Business and all sorts of human interaction could learn from the magic of dance and especially the innovative and extemporaneous dance that Argentine tango is.  However, the word "followership"used in tango is mistaken because the words were philosophically incorrect and limiting as descriptors of what tango is.  It is true that all words limit what they describe, but "lead and follow" lead the way as obstacles for understanding the magic of tango.  We couldn't choose two more misleading words!

I respect the outcome of Ira Chafleff's book, which is to get corporate leaders and subordinates to a state of partnership.  Yet, he is one among many who overstate the difficulty of one role over the other. He ends up saying that being a follower is harder than being a leader.  He quotes a scholar and one a tango teacher.  So what!  Followership is truly harder the more heavy-handed a leaders is.  Consider your worst boss.  Following him was more complex than his leading and more difficult.  Now let's consider great leaders: Kennedy, King, Gandi, Buddah, Moses, Jesus.  They had the easier role as leaders?  We need more than just a scholar and a tango teacher to persuade us of this theory.  Many tango teachers agree with Ira Chafleff and Sharna that the "follower" has the more difficult job.  Surely a tanguera's work is harder if she has a tanguero who is heavy-handed.  Has he taken his role as a "leader" too seriously instead of the magic of partnership within distinct roles?   Contrary to Mr Chafleff's hypothesis, even a female beginner who has no idea about her role can be taken down a magical path of dance Nirvana with a man who is sensitive to her abilities and a man who truly listens to the music.  Such a compañero will give her wonderful clues of where he will take her next.  Is her role at that moment harder?  These comparisons of "whose role is harder" is sadly counter-productive and do not describe the magic of tango as I experience it.  Rather, these expressions come out of the world of who-is-better or who-is-working-harder -- the world of discrimination against others.  This is the nonsense that women say to each other when men are not listening or men say when women are not in the room.  Nonsense!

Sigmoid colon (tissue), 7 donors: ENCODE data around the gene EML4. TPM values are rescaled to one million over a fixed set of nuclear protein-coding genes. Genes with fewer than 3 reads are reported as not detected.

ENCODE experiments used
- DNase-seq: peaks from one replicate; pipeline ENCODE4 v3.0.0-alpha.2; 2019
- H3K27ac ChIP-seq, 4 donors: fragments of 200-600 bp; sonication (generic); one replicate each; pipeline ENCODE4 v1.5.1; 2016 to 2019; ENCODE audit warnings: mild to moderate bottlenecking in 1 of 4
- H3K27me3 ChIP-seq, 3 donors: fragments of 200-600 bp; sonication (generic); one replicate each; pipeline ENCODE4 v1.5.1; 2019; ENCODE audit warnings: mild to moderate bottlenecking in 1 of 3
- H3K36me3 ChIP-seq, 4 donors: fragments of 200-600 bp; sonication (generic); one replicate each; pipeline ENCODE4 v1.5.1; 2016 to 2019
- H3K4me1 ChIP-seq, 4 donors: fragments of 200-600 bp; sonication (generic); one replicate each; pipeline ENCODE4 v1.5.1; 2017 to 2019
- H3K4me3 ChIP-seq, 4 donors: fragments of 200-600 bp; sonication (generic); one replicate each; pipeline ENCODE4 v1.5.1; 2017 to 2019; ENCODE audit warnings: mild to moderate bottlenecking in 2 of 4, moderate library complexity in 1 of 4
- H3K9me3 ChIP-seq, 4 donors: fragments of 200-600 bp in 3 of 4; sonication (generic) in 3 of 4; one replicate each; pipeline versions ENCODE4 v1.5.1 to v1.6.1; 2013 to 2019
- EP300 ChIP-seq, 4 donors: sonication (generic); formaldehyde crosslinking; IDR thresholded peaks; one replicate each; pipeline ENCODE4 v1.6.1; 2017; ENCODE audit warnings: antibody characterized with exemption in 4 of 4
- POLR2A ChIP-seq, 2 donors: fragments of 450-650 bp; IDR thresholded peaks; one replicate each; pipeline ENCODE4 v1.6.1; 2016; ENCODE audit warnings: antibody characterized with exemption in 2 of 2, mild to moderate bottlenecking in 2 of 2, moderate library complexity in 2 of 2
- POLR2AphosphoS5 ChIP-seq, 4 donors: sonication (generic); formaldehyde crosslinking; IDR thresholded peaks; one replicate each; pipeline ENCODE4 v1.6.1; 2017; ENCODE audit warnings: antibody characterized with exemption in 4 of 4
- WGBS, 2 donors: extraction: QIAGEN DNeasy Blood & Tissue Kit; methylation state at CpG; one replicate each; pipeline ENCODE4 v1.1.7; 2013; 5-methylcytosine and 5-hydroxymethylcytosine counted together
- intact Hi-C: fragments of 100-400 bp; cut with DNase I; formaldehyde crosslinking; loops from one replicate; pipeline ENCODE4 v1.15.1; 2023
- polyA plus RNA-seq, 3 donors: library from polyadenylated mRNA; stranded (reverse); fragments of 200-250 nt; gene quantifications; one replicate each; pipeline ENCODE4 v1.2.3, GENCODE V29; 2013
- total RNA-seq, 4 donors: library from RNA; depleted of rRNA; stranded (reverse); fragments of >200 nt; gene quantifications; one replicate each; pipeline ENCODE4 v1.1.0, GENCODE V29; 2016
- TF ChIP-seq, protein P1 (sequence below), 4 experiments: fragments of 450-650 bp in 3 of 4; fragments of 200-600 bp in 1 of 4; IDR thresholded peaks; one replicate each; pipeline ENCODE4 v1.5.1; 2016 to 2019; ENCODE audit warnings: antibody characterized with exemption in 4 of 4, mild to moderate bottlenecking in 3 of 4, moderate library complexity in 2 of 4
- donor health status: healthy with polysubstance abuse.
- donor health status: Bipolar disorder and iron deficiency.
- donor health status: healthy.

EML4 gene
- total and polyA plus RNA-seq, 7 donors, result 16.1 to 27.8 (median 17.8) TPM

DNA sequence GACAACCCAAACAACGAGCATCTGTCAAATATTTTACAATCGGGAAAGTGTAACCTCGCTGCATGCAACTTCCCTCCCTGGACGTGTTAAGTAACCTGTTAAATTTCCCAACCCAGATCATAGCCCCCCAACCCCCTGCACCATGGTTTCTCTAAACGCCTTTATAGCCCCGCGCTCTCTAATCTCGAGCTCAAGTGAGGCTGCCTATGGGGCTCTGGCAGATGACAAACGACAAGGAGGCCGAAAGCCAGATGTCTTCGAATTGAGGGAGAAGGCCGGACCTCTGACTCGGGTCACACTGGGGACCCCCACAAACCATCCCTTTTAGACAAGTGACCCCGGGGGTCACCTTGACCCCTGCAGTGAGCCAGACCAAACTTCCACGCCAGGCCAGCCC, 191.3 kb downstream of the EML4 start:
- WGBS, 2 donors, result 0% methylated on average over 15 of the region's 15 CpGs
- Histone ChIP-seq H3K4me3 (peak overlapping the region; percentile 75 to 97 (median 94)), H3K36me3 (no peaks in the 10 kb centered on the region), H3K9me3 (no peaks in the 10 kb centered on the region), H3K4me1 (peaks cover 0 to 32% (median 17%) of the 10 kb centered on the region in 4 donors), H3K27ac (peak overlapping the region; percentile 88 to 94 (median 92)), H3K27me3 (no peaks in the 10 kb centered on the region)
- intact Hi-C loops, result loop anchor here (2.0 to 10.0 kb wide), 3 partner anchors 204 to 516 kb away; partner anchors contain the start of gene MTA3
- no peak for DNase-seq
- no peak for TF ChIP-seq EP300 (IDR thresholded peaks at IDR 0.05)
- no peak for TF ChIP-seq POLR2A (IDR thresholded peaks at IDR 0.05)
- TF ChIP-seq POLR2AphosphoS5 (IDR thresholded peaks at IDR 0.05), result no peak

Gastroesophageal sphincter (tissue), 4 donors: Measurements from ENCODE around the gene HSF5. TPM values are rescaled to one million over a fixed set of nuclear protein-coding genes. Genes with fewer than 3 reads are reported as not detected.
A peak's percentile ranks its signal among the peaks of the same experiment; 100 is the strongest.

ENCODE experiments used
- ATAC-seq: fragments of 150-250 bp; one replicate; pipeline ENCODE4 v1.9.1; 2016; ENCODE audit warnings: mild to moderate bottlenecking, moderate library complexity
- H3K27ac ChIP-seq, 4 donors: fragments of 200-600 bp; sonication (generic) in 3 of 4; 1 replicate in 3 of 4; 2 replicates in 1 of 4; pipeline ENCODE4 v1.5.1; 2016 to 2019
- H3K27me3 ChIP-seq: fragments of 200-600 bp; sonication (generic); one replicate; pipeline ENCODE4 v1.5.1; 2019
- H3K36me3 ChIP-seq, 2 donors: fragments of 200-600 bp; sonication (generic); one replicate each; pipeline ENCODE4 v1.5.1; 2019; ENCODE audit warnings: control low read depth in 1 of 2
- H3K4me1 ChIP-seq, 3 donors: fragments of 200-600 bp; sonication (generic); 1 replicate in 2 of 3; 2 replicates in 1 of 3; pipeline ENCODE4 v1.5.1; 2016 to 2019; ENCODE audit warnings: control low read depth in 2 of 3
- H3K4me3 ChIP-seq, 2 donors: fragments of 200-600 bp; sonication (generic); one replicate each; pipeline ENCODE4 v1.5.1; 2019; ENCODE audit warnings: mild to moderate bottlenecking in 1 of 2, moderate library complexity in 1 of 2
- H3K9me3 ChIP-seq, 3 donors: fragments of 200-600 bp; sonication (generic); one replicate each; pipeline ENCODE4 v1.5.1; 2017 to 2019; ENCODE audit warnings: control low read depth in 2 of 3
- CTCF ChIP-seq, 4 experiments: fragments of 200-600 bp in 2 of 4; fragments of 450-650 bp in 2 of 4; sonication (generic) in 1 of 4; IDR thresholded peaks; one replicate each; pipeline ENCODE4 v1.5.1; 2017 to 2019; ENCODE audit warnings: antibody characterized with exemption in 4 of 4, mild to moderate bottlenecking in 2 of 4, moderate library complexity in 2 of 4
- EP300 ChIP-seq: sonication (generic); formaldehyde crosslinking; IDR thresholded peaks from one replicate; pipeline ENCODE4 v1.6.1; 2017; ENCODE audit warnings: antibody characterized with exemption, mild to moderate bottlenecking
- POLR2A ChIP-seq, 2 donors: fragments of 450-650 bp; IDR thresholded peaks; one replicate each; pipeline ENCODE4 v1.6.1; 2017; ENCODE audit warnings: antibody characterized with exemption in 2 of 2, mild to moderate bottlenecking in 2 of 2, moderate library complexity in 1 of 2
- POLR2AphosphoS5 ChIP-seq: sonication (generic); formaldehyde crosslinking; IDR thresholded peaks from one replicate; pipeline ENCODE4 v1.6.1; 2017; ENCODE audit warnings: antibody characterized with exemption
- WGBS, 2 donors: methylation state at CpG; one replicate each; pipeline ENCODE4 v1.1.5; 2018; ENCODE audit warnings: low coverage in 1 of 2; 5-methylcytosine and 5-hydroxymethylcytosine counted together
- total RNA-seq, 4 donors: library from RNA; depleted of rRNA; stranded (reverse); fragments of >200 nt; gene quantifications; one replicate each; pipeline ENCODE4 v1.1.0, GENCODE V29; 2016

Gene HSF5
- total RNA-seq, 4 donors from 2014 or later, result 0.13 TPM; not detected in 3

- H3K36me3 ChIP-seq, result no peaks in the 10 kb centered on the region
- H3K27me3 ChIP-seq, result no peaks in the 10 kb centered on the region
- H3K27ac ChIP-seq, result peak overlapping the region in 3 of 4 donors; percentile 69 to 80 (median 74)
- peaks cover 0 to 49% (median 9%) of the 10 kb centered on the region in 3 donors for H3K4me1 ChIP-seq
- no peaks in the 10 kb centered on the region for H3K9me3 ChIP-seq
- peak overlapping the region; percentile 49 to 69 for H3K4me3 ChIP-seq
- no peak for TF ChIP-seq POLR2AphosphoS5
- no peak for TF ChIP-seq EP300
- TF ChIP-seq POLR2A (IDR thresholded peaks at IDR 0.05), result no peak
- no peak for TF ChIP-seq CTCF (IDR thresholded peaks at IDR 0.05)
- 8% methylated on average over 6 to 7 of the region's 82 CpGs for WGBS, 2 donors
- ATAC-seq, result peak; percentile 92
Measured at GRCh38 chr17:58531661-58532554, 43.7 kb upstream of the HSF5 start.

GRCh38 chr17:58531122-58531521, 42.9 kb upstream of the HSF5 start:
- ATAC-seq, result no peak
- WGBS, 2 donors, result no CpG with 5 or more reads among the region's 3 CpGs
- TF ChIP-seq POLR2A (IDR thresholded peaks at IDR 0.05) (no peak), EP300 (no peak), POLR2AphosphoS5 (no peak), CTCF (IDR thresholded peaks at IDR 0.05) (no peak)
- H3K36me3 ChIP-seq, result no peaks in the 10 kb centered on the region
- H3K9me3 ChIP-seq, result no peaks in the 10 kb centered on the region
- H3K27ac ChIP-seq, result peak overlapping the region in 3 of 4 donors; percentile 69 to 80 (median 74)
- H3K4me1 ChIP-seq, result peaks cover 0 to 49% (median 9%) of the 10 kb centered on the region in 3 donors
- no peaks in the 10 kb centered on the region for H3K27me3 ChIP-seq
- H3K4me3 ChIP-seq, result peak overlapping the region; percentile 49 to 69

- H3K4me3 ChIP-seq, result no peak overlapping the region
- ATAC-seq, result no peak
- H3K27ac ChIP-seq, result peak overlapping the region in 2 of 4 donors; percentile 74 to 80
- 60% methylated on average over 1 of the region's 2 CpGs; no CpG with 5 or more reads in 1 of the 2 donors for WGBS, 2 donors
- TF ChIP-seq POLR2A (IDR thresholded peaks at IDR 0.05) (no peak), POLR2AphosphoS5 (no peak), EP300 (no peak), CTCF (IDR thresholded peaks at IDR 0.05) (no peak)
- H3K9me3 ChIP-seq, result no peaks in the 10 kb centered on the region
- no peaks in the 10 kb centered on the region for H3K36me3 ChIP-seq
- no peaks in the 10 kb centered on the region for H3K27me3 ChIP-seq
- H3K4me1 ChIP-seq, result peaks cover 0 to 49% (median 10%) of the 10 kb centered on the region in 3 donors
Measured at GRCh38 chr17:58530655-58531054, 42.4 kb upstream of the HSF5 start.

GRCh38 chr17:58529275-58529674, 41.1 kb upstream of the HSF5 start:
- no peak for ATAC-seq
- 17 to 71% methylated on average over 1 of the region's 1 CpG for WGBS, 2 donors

In conclusion, the most important issue here is that a lead-and-follow is not what is happening in tango.  Men and women accompany (acompañar) each other on the dance floor.  The music leads.  Tango is far more magical than the leader-follower mistake analogy could ever convey.  Anyone who has experienced the magic of tango, I believe, must feel this in their heart.   Join the many who reject poorly chosen expressions to describe tango.  Join us in ushering a better way of conveying what tango is to beginners and even to ourselves.  The end of using lead-and-follow is near.



Note:
Also see an earlier post that used the full well-done video clip that is seen only in part above.